For many of us it is uncomfortable to be brutally honest with people for fear of hurting their feelings.  It’s human nature---for most of us anyway!  Interestingly, even back in 250 B.C.E. when the Yoga Sūtras were written, truthfulness---satya in Sanskrit---was contemplated.  It is one of the 5 yamas, or guiding principles for how to treat others.

Satya encourages us to be honest with ourselves and with others, BUT honesty is NOT the best policy if it would cause harm.  This practice builds upon the first yama, ahimsā, which translates to non-harming.  Applying ahimsā to the way we speak means that we maintain the intention to be honest, but in a way that does not hurt anyone.  Words are such powerful tools, and the yoga philosophy asks that we use them in a way that lifts people up.  Your thoughts and words help shape your environment. So speak in ways that create a compassionate, loving life for yourself and those around you.

A good rule of thumb: if it’s not beneficial to say, don’t say it.

Michael Stone, an author, yoga and meditation teacher, psychotherapist and activist, developed a simple process that is helpful to guide us to speak with integrity.  We adapted his process into a checklist for you to use the next time you aren’t sure if being honest is the best policy.  Before you speak ask yourself the following:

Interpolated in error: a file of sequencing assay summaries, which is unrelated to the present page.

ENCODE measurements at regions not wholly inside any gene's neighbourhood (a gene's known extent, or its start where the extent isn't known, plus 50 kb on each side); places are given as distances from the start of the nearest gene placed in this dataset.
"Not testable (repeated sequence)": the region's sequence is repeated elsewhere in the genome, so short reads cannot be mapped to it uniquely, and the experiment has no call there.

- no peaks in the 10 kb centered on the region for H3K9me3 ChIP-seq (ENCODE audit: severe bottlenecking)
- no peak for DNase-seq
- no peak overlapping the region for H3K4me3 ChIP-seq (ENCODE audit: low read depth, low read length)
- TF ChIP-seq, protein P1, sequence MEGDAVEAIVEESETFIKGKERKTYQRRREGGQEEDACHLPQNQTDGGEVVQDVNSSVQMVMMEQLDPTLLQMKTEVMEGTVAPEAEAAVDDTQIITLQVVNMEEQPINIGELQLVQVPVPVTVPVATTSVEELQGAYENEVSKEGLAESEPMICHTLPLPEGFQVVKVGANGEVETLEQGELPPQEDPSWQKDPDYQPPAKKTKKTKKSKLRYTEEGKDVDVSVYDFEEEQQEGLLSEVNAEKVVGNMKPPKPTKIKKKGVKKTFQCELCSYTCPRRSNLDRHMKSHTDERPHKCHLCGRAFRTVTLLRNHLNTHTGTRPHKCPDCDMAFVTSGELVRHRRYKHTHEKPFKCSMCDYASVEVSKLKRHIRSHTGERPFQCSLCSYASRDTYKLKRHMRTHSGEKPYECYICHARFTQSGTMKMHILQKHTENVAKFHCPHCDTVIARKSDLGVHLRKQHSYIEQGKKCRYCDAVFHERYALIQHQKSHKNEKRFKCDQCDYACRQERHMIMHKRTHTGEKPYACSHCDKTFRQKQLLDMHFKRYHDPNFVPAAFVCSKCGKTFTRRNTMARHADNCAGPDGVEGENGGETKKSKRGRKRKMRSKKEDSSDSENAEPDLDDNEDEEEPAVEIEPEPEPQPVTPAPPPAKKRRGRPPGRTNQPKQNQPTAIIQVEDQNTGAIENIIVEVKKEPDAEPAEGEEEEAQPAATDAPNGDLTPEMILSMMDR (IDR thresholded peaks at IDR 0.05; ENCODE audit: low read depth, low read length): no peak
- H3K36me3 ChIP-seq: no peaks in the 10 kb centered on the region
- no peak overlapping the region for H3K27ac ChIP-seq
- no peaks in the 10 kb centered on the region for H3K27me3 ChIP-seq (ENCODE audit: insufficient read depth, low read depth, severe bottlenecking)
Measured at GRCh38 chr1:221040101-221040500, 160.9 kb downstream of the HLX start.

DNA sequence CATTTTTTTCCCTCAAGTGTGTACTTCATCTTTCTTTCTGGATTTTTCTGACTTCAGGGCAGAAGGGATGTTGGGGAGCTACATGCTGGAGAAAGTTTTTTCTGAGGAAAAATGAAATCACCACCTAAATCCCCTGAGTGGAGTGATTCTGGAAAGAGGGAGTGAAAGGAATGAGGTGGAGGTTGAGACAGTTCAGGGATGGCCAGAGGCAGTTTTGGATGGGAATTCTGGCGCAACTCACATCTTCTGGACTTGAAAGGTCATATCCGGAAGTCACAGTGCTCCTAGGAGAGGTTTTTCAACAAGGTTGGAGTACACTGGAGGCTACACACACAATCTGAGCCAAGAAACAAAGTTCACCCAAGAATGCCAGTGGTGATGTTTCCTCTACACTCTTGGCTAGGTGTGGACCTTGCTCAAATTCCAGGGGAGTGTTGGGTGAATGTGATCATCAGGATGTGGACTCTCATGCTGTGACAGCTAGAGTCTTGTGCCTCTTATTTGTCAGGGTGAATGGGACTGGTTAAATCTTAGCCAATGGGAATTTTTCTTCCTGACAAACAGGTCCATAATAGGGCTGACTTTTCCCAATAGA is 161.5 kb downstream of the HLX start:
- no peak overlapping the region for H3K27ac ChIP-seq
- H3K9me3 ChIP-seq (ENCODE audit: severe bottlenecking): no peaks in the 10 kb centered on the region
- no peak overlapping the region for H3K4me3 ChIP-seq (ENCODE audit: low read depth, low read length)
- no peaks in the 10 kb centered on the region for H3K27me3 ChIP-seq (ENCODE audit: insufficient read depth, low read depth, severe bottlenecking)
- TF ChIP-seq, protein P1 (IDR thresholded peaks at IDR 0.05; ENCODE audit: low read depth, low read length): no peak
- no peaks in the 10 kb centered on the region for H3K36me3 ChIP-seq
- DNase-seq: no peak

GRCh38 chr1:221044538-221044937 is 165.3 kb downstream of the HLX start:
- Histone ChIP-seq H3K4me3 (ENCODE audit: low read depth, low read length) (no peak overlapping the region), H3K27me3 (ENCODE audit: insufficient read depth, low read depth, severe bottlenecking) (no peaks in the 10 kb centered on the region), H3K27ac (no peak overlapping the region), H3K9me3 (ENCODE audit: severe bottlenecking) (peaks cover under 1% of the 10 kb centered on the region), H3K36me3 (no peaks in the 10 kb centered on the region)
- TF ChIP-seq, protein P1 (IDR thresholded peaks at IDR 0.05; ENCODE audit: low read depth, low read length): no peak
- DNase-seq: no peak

• Is what you want to say truthful? If not, then don’t say it.
  • If so, then is it beneficial to the person? If not, then don’t say it.  If what you say is harmful to the person, it’s better to say nothing. 
  • If so, then will the person hear what you have to say? Is the person in the right frame of mind to listen to what you have to say?  If the person is angry or rushing out the door late for a meeting, they might not hear you or may take what you say the wrong way.  Timing is everything.  If not, then wait for an appropriate time. 

 If it is truthful, beneficial and the timing is right, then say it!

This type of honesty cultivates intimacy that truly connects us, which is really all we want and is at the very heart of yoga.  The goal of the yoga practice is to bring awareness to the fact that everything is interconnected---WE ARE ONE!

Try using this process for a week and see what differences it makes for you and your relationships.   Take it one step further: share this checklist with those in your life and challenge them to try this process too!

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